The menstrual cycle is an incredible feat of nature; innate wisdom that propels hormonal flux and enables the perpetuation of life.
For many women, the monthly period brings excruciating pain. One study found an astounding 84.1% of women in their early 20s reported pain, just over half experience discomfort with every single period. This pain can be so severe that it can disturb daily life for 20% of women, as reported in the American Family Physician.
With so many women experiencing pain on a monthly basis, we thought we’d give some natural remedies for cramps to help women out there ease their pain. First, we’ll give natural pain relief treatments that women have found effective followed by a few things to avoid that can make menstrual pain worse. And for those who really want to understand their period pain in full, we offered an appendix just for that.
- 1 Menstrual Pain: How To Find Natural Period Pain Relief
- 2 Other Considerations to Stop Menstrual Pain in Its Tracks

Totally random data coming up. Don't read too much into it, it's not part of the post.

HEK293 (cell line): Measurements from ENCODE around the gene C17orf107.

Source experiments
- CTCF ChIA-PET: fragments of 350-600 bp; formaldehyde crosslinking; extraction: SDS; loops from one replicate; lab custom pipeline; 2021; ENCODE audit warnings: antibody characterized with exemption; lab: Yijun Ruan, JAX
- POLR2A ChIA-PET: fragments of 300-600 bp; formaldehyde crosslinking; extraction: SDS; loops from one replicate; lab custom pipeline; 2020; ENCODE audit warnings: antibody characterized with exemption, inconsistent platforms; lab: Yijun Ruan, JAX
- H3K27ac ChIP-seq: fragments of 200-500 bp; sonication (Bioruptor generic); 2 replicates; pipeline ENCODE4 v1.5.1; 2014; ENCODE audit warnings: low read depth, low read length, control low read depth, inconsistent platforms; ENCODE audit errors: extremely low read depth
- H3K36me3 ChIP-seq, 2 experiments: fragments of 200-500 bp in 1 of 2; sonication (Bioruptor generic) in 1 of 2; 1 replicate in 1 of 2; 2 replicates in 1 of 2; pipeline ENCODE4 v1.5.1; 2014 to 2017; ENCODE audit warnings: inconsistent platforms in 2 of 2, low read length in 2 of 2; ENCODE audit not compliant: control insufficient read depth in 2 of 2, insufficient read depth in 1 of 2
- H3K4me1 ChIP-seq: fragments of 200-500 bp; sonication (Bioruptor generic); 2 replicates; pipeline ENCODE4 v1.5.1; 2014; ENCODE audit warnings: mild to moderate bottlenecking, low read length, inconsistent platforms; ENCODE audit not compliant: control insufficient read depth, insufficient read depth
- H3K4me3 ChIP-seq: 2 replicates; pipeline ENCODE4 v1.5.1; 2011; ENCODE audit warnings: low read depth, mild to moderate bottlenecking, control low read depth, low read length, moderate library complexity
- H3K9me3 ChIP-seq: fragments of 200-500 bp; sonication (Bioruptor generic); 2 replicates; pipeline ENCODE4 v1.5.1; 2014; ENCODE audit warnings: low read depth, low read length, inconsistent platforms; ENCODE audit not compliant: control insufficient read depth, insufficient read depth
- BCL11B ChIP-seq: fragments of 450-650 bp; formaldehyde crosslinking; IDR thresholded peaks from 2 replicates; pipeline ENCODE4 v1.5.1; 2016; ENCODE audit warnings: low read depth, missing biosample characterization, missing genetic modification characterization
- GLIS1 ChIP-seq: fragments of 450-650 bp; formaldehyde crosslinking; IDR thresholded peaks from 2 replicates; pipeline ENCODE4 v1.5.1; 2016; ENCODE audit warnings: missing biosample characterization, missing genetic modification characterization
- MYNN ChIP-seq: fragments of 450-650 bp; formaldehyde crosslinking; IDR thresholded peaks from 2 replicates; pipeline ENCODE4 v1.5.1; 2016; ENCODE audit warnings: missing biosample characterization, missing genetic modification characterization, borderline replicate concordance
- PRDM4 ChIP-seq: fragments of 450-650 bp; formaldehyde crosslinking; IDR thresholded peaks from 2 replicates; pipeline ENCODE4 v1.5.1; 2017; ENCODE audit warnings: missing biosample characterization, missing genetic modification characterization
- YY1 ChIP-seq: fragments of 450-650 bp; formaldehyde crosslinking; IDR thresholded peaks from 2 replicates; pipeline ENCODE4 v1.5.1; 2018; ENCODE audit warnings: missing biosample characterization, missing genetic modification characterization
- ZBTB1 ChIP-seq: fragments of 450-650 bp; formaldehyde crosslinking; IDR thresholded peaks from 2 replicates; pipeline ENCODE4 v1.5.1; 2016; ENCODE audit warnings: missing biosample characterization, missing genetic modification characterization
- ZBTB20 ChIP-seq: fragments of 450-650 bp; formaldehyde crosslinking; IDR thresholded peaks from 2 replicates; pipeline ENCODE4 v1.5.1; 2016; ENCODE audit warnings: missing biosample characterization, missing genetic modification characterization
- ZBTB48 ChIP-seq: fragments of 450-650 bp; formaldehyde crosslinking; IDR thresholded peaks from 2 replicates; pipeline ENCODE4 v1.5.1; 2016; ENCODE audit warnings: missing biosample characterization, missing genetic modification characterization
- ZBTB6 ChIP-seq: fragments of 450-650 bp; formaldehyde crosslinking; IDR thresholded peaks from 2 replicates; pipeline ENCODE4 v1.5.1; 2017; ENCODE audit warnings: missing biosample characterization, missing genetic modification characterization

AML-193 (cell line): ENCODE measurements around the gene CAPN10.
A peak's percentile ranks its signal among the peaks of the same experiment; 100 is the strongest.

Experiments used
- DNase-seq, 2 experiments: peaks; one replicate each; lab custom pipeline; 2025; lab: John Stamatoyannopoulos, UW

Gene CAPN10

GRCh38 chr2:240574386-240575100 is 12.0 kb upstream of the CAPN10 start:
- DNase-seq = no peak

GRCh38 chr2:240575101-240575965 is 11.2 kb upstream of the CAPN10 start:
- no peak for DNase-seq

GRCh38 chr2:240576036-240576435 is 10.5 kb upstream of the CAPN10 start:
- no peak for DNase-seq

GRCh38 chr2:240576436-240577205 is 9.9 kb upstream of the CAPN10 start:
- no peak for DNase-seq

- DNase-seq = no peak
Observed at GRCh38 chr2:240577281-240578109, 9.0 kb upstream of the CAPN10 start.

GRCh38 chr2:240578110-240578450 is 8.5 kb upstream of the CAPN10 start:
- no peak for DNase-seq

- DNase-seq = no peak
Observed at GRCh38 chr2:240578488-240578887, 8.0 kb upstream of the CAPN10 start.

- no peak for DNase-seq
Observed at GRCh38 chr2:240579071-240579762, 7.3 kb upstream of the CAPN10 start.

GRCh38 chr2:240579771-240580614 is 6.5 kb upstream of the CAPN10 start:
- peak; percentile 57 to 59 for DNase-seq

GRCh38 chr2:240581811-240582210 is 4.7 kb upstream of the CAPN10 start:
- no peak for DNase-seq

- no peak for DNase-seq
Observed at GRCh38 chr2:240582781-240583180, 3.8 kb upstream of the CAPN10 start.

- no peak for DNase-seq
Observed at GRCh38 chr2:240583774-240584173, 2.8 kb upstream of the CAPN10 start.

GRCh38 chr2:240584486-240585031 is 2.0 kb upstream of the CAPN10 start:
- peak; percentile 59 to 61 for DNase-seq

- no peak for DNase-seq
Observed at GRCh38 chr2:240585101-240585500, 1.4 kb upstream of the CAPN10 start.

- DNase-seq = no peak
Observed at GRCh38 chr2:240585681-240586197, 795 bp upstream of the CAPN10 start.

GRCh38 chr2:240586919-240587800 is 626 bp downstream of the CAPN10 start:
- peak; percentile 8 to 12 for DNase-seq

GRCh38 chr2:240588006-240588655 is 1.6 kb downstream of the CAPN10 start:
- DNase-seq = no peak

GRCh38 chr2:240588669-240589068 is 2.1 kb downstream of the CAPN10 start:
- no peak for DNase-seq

- 3 Appendix: What is Menstrual Pain?
Menstrual Pain: How To Find Natural Period Pain Relief
Period pain can vary from mild to severe to incapacitating. One study pointed out that the problem is so important that “there is an urgent need for more focus on the impact of these symptoms [and] for discussions of treatment options with women of all ages.”
The good news is there are effective ways to reduce the pain.
1. Natural anti-inflammatory remedies for menstrual cramps
While NSAIDs have been shown to provide relief, some people may be worried about their short-term and long-term side-effects like stomach pain, heartburn, liver and kidney problems, bleeding problems due to blood thinning, and the list goes on.